The stunning case of Michael Schuler v. Hennepin County paints a sobering picture of what can happen when a severely mentally ill man is jailed instead of being cared for in a psychiatric hospital.
When Schuler, 25, was placed in Hennepin County jail in March 2012 for missing a court appearance for a misdemeanor offense, he was already well known by Hennepin County Medical Center personnel and Court Services personnel as a man whose life had been ravaged by schizophrenia, chemical dependency and homelessness.
Shortly after he arrived in jail, Schuler’s mental state worsened, and on May 2, 2012, Schuler stabbed himself in both eyes with a pencil, making him completely blind in his right eye. He retained sight in his left eye.
Schuler sued, and ultimately settled, with Hennepin County in late 2013 for $1 million. It is considered to be the largest settlement Hennepin County has paid to a jail inmate.
Schuler’s attorneys, Bill Lubov and Bob Bennett each brought unique talents to the Schuler case. Lubov has practiced extensively in mental health law for 30 years, and Bennett has expertise in constitutional law and section 1983 of the Civil Rights Act. The lawyers met while classmates at the University of Minnesota Law School in the 1970s.
Together, Lubov and Bennett strategically elevated Schuler’s case from a medical malpractice lawsuit in state court to a constitutional claim in federal court by arguing that Schuler’s Eighth and Fourteenth amendment rights had been violated.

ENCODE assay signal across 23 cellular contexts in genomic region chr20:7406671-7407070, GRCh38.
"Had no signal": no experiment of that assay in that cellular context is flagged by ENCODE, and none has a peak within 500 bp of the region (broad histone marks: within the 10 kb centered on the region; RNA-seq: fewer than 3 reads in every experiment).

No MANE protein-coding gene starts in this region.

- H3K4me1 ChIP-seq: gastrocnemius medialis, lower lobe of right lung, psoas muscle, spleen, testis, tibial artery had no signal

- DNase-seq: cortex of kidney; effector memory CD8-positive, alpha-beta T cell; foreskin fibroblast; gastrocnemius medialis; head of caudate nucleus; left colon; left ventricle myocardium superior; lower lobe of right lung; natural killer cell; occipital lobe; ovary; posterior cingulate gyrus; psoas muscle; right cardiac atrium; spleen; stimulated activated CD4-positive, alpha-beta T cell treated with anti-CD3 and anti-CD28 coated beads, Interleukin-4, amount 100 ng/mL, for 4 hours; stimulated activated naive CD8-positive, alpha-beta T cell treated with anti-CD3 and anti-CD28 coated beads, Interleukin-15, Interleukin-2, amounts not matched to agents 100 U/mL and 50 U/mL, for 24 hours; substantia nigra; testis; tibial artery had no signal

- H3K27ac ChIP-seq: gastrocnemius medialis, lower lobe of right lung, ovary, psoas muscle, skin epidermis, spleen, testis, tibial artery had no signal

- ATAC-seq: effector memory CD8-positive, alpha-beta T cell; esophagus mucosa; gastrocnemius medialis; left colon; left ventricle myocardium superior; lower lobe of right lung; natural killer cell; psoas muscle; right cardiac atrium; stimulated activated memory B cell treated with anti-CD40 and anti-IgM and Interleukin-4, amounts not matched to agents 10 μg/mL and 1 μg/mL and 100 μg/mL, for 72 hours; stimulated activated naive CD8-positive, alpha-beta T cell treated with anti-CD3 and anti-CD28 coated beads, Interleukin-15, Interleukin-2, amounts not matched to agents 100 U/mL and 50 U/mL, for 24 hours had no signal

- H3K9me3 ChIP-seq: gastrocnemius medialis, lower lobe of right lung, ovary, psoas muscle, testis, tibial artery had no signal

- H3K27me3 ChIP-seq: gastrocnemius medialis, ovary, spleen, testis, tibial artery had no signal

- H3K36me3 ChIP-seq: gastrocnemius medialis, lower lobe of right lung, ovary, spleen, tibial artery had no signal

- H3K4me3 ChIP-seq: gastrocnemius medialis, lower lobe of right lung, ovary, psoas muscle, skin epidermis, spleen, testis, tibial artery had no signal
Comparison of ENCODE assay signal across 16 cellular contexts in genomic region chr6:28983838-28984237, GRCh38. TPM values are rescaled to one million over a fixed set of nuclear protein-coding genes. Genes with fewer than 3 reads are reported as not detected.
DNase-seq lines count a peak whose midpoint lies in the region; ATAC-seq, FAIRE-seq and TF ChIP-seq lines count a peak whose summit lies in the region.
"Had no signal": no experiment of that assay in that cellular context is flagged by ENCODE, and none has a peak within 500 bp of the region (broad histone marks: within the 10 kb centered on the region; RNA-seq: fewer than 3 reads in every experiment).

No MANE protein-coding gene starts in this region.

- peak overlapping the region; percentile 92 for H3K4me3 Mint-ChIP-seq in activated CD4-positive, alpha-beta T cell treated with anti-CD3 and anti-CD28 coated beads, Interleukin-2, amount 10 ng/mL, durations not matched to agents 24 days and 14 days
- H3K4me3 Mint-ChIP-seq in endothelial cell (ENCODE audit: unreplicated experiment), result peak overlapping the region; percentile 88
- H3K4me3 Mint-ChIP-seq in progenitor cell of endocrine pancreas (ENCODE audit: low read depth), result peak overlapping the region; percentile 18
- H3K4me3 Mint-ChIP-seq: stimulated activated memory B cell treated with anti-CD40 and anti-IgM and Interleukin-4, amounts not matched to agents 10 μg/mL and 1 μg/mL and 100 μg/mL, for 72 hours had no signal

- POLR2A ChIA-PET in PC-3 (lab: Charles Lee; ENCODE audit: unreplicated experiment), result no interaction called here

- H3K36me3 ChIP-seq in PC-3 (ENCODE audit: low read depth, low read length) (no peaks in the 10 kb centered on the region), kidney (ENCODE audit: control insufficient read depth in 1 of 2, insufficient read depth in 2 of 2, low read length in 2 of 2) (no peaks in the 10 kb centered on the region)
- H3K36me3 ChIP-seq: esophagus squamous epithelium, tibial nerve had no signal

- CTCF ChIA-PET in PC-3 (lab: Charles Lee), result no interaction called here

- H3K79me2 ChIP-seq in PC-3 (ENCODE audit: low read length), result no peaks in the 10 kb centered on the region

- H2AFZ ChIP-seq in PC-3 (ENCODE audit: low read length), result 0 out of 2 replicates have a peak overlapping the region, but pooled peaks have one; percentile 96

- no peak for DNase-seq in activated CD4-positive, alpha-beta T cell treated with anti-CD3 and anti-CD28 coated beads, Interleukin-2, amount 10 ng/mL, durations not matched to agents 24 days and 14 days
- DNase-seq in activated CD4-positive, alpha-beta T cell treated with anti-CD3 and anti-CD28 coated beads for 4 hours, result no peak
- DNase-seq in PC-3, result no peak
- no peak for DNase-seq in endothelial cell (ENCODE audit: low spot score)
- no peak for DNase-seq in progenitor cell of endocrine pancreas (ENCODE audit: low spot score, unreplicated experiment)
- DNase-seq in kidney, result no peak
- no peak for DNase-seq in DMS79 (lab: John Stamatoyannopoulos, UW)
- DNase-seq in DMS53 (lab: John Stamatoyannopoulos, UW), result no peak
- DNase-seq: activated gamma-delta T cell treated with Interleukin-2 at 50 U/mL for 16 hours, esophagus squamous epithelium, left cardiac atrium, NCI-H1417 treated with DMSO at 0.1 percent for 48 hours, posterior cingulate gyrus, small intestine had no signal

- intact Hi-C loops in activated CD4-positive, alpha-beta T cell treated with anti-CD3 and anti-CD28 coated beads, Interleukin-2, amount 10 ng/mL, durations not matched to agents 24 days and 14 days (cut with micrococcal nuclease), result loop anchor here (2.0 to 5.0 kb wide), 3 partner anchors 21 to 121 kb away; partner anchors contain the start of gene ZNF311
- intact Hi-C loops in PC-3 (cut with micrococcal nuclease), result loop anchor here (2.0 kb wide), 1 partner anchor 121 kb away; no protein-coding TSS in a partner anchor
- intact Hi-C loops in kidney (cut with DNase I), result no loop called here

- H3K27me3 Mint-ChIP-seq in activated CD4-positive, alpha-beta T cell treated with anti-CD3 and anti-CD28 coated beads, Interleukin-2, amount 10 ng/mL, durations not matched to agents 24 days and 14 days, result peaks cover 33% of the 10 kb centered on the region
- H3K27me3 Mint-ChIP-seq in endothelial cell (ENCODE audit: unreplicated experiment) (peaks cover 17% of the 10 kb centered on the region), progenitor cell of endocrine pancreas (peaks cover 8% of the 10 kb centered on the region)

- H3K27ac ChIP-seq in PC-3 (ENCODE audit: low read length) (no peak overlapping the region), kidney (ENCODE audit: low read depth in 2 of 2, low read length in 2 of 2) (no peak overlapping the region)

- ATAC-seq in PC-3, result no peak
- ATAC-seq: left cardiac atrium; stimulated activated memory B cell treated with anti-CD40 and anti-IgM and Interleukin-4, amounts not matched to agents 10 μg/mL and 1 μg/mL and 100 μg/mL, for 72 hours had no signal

Moving Schuler’s case to federal court also offered more opportunities for relief, including recovering attorney’s fees.
Lubov and Bennett say they felt confident that Schuler’s treatment by jail staff and medical personnel passed the constitutional test of obvious, “deliberate indifference.”
For several weeks before Schuler stabbed himself in the eyes, he was acting in bizarre fashion, including yelling incoherently, throwing items around his cell, and standing naked in his own urine and feces.
Lubov and Bennett argued that jail medical staff and officers ignored Schuler even though by Eighth Amendment and common sense standards, Schuler was in obvious need of care.
“Hennepin County Medical Center staff, including nurses, psychologists and psychiatrists, were available, but Michael [Schuler] was not adequately evaluated, medicated or supervised,” said Lubov. “He should not have been left alone, and his dramatic decompensation should have made it readily apparent to anyone that Michael should not have been in a jail setting.”
Both Lubov and Bennett say they have other clients who will soon be filing claims similar to Schuler’s.
“What we have is a systemic problem of turning jails into short-term warehouses for the severe and persistently mentally ill,” said Bennett. “There are going to be more cases if the problem isn’t addressed simply because courts are going to see more individual violations of civil rights. The message is: if you don’t spend the money taking care of the people, you’ll spend the money compensating the people.”